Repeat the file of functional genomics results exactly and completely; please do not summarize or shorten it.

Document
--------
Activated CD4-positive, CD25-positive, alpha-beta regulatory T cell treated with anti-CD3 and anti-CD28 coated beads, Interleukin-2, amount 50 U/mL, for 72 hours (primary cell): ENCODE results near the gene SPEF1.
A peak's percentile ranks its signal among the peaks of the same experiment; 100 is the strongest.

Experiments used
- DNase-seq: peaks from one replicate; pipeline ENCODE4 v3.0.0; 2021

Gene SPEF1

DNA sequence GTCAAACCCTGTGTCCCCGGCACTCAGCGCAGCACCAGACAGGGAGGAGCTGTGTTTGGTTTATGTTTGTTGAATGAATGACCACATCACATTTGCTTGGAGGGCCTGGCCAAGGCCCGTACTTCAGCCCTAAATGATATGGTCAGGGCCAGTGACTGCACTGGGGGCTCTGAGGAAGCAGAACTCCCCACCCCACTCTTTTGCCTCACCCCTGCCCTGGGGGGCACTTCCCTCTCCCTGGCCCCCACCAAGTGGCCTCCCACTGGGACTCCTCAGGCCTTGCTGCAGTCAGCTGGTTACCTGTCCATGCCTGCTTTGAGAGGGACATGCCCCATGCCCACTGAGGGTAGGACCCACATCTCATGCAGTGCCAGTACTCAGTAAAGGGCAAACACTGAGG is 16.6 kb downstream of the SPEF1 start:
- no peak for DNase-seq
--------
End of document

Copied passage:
Activated CD4-positive, CD25-positive, alpha-beta regulatory T cell treated with anti-CD3 and anti-CD28 coated beads, Interleukin-2, amount 50 U/mL, for 72 hours (primary cell): ENCODE results near the gene SPEF1.
A peak's percentile ranks its signal among the peaks of the same experiment; 100 is the strongest.

Experiments used
- DNase-seq: peaks from one replicate; pipeline ENCODE4 v3.0.0; 2021

Gene SPEF1

DNA sequence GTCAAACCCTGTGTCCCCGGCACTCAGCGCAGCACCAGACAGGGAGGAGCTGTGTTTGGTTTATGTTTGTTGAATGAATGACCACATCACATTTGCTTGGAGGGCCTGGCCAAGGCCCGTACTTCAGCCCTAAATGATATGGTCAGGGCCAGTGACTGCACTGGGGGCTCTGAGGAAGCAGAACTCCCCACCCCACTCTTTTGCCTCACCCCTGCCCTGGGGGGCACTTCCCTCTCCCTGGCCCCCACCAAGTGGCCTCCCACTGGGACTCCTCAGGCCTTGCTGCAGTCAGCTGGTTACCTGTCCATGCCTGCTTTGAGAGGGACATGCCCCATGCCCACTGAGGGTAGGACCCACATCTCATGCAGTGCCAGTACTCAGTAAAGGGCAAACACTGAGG is 16.6 kb downstream of the SPEF1 start:
- no peak for DNase-seq